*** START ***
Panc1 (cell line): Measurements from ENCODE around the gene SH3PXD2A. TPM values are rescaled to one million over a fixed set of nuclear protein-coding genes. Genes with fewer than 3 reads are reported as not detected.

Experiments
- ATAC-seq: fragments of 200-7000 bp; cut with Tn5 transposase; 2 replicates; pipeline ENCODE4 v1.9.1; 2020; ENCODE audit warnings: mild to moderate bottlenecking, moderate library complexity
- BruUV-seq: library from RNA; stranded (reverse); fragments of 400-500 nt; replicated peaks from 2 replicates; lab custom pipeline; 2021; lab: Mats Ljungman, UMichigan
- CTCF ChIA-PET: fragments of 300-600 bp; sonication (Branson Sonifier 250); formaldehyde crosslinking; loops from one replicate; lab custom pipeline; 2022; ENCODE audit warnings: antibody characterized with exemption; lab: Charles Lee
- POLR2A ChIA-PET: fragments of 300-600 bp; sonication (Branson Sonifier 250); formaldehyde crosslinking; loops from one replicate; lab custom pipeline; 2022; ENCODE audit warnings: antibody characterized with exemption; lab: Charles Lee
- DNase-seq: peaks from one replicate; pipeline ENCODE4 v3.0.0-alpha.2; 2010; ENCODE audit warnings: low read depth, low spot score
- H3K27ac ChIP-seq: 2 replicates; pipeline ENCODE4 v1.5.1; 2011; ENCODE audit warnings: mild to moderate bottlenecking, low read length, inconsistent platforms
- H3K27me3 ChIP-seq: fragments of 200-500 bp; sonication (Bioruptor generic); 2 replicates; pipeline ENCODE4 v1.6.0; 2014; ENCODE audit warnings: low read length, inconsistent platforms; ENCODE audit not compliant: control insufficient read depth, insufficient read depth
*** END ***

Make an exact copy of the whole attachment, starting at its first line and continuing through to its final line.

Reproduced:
Panc1 (cell line): Measurements from ENCODE around the gene SH3PXD2A. TPM values are rescaled to one million over a fixed set of nuclear protein-coding genes. Genes with fewer than 3 reads are reported as not detected.

Experiments
- ATAC-seq: fragments of 200-7000 bp; cut with Tn5 transposase; 2 replicates; pipeline ENCODE4 v1.9.1; 2020; ENCODE audit warnings: mild to moderate bottlenecking, moderate library complexity
- BruUV-seq: library from RNA; stranded (reverse); fragments of 400-500 nt; replicated peaks from 2 replicates; lab custom pipeline; 2021; lab: Mats Ljungman, UMichigan
- CTCF ChIA-PET: fragments of 300-600 bp; sonication (Branson Sonifier 250); formaldehyde crosslinking; loops from one replicate; lab custom pipeline; 2022; ENCODE audit warnings: antibody characterized with exemption; lab: Charles Lee
- POLR2A ChIA-PET: fragments of 300-600 bp; sonication (Branson Sonifier 250); formaldehyde crosslinking; loops from one replicate; lab custom pipeline; 2022; ENCODE audit warnings: antibody characterized with exemption; lab: Charles Lee
- DNase-seq: peaks from one replicate; pipeline ENCODE4 v3.0.0-alpha.2; 2010; ENCODE audit warnings: low read depth, low spot score
- H3K27ac ChIP-seq: 2 replicates; pipeline ENCODE4 v1.5.1; 2011; ENCODE audit warnings: mild to moderate bottlenecking, low read length, inconsistent platforms
- H3K27me3 ChIP-seq: fragments of 200-500 bp; sonication (Bioruptor generic); 2 replicates; pipeline ENCODE4 v1.6.0; 2014; ENCODE audit warnings: low read length, inconsistent platforms; ENCODE audit not compliant: control insufficient read depth, insufficient read depth